Because the Tigers got off to a 35-5 start in 1984, won the division easily and cruised through the post-season, they were clearly the "team to beat" in everyone's books for 1985.
The same cast and crew was pretty much returning with just a few exceptions. Pitching coach Roger Craig, who was credited with teaching the split-fingered fastball to Jack Morris and Dan Petry, retired. In the winter, the Tigers traded 3B Howard Johnson to the New York Mets for pitcher Walt Terrell.
But other than those changes, the '85 Tigers were pretty much the same bunch that terrorized the American League in 1984.
And when the Tigers got off to a 6-0 start in '85, the bandwagon was overflowing.
But the 1985 Tigers would soon find out that not only was the magic of 1984 so last year, it was gone forever. After the 6-0 start, the Tigers played .500 baseball through mid-June, when they got hot and lifted themselves into the divisional race. The Toronto Blue Jays, who had spent the previous year doing their best to keep the Tigers in their sights, were the new toast of the division.
But a 12-16 July doomed the Tigers, as the Jays began to open up a big lead. By mid-August, it was obvious that the Tigers would not be successful at defending their divisional title.
Baseball observers and Tigers fans scratched their heads. How could a team be so good one year and slip so much the next?
Answer: hitting. The 1984 Tigers posted a team ERA of 3.49, while the '85 team came in at 3.78---pretty much the same. But the '84 Tigers hit at a .271 team clip, while the '85 group hit a collective .253---an 18-point drop.
One player who improved from 1984 was 1B Darrell Evans, the big free agent signee from the Giants who had, by his own definition, a disappointing 1984 campaign, hitting just 16 home runs. But in '85, after a slow start that saw the Tigers call up young Mike Laga, Evans caught fire, ending up with 40 home runs to lead the league at age 38, in just 505 at-bats.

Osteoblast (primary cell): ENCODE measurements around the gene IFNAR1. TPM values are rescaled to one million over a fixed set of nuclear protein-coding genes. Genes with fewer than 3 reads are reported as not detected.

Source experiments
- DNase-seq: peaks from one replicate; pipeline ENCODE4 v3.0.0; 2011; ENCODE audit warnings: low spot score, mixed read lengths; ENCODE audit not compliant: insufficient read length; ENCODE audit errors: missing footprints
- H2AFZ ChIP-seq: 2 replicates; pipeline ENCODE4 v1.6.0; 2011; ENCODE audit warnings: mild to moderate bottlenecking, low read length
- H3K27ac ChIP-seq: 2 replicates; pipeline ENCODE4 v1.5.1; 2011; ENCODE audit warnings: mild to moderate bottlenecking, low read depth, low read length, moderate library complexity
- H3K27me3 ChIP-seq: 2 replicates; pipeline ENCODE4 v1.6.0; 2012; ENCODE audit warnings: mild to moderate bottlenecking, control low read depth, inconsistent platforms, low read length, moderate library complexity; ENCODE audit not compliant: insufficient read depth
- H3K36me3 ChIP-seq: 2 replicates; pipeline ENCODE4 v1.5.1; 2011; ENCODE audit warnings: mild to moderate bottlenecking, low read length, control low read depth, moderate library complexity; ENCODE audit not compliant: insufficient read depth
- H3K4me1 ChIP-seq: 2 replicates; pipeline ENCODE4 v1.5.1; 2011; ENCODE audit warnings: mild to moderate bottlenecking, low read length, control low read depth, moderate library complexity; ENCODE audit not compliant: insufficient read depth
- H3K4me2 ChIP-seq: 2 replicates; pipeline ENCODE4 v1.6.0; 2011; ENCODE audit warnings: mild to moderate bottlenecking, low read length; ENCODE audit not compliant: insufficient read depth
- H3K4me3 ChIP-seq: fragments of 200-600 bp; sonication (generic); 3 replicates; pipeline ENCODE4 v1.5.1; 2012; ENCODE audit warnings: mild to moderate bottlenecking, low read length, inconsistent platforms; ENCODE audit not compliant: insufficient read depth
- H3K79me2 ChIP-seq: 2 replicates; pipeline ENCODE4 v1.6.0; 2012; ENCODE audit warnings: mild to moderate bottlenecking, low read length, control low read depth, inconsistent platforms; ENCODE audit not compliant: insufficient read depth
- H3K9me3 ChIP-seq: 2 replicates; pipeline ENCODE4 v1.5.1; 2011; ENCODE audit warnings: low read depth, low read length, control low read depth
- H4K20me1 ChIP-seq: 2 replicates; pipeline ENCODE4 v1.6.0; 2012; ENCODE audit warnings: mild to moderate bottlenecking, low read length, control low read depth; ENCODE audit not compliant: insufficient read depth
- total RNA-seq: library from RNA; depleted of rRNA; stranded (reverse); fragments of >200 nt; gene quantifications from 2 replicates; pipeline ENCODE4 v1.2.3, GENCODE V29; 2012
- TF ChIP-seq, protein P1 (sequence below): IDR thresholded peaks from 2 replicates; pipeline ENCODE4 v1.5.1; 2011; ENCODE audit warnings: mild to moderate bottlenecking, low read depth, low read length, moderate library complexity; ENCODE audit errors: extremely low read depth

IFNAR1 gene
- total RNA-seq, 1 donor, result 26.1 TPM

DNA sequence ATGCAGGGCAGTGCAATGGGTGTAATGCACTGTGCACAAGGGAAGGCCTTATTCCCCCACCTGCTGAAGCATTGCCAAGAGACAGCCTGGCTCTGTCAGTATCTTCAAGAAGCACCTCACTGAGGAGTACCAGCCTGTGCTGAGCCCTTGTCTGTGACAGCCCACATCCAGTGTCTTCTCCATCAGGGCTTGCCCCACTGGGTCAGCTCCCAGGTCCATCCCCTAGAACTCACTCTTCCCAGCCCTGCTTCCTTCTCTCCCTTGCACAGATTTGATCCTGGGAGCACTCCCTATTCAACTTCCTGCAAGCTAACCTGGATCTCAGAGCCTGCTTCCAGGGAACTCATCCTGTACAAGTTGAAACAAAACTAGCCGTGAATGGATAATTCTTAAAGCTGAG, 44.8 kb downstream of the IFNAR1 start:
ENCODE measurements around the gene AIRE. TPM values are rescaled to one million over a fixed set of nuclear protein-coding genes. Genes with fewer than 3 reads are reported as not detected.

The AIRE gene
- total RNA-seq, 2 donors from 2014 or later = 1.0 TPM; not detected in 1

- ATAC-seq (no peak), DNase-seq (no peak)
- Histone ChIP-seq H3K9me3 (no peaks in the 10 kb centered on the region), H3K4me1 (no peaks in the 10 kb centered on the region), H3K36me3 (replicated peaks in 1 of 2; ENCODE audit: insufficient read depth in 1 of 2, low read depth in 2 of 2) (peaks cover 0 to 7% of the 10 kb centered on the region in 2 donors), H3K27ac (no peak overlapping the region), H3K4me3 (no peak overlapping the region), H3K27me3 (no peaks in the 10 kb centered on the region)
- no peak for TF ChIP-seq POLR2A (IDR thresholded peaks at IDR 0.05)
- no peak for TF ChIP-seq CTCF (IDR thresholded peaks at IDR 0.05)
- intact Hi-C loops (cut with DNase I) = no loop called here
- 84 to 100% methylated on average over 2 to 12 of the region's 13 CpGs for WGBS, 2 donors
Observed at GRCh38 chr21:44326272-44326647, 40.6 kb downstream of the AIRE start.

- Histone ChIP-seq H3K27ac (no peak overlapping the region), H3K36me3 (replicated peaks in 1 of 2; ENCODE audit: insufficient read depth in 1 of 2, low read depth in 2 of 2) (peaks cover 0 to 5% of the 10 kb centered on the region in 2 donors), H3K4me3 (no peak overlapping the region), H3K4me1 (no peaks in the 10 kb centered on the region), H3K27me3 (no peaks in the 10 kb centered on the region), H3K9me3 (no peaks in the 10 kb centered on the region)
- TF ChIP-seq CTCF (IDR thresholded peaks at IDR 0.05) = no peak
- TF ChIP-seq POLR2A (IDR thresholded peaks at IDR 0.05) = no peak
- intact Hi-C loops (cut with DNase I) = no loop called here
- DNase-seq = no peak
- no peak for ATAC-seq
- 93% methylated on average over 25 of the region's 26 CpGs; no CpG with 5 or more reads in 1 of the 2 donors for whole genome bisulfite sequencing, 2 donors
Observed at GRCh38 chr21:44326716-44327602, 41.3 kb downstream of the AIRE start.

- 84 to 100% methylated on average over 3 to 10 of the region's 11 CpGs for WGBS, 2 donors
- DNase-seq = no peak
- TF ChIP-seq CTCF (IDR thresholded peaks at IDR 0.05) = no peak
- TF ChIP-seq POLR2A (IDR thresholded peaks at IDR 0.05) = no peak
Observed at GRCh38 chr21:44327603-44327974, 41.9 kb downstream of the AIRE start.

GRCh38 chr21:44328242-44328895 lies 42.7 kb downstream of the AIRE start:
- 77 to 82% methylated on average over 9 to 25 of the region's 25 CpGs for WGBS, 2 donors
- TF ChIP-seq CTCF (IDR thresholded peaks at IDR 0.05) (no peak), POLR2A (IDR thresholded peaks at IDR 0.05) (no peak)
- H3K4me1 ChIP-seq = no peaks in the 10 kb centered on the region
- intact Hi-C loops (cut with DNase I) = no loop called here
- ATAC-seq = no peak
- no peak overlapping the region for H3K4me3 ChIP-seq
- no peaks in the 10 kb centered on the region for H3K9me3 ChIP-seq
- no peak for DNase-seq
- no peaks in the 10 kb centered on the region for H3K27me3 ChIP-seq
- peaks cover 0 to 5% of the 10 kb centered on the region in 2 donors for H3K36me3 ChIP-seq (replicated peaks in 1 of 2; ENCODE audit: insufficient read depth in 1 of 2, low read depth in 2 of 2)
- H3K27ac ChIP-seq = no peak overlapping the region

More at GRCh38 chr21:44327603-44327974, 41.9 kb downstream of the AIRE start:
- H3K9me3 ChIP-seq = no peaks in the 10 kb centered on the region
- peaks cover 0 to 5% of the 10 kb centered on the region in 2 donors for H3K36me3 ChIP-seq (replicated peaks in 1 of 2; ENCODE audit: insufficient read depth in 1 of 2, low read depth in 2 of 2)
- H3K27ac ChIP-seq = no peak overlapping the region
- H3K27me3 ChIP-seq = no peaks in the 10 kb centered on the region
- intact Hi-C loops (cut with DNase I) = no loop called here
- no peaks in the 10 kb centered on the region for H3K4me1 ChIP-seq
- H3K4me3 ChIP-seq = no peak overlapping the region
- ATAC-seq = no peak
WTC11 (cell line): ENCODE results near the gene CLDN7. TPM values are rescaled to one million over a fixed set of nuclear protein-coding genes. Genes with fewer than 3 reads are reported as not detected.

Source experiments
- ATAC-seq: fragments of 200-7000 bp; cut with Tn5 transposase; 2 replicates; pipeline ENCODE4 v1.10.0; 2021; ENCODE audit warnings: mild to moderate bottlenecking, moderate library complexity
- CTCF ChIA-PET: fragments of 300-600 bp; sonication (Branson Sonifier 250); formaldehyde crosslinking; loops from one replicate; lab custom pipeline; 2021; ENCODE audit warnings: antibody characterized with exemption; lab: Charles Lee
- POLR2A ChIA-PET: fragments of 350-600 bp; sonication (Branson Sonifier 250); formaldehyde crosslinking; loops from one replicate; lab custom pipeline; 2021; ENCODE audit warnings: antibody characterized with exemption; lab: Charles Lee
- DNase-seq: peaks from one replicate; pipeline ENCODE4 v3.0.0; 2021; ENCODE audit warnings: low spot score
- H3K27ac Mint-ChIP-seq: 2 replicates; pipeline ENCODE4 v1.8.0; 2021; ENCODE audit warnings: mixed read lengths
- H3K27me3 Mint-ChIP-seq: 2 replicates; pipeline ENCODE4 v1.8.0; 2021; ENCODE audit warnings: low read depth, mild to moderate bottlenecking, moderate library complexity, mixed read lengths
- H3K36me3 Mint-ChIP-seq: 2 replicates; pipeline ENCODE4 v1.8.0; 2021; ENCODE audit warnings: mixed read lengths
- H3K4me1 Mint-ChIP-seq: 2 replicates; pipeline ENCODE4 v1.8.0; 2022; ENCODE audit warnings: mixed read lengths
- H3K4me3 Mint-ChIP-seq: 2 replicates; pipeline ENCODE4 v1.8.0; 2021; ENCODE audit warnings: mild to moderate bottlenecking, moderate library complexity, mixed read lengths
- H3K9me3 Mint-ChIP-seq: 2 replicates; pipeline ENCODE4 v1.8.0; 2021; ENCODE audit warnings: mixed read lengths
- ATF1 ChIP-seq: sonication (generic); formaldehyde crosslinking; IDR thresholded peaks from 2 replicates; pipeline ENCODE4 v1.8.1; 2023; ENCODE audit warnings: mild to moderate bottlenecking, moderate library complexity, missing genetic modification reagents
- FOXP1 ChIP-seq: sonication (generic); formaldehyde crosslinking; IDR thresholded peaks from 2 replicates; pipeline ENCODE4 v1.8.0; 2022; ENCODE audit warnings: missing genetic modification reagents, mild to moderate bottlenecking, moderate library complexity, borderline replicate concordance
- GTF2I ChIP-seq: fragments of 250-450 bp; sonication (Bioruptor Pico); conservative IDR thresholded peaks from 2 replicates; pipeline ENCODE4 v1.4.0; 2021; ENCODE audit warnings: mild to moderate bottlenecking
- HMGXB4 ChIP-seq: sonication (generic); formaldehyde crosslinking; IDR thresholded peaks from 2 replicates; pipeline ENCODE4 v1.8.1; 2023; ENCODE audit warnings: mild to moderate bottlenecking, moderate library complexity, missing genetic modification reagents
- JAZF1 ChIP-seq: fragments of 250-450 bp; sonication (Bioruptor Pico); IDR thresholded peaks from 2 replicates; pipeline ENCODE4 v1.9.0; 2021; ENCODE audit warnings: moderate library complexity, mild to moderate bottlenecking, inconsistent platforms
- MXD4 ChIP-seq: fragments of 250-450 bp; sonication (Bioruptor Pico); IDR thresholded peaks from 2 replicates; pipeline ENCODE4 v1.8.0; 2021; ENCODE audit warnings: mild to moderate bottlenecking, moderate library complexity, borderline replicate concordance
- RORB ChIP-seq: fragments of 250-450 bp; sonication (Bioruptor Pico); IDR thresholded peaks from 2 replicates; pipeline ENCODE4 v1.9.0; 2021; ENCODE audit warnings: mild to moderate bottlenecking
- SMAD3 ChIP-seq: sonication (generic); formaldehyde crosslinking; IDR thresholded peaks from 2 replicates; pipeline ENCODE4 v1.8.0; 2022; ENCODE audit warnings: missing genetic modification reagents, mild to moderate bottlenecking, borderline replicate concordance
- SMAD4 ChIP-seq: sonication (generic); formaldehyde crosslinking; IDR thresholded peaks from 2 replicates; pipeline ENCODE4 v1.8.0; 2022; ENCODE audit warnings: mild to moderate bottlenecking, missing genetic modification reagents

Kirk Gibson had a good year (29-97-.287), but the Tigers didn't get nearly as much contribution from their bench and role guys as they did in '84.
Morris led the team with 16 wins, followed closely by Petry and Terrell (15 wins each). Coming over from Texas during the season was veteran lefty Frank Tanana, a Detroit kid who made good. Tanana started 20 games and won 10 with a fine 3.37 ERA. But Milt Wilcox was another story. Wilcox started eight games, struggled, and was shelved by early-June with arm trouble.
The Tigers finished a pedestrian 84-77, in third place, 15 games behind Toronto. It wasn't at all what they expected; they were 78-77 after their 6-0 start.By GregEno
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- Alan Trammell, Dan Petry, Darrell Evans, Detroit Tigers, Frank Tanana, Howard Johnson, Jack Morris, Kirk Gibson, Mike Laga, Roger Craig, Walt Terrell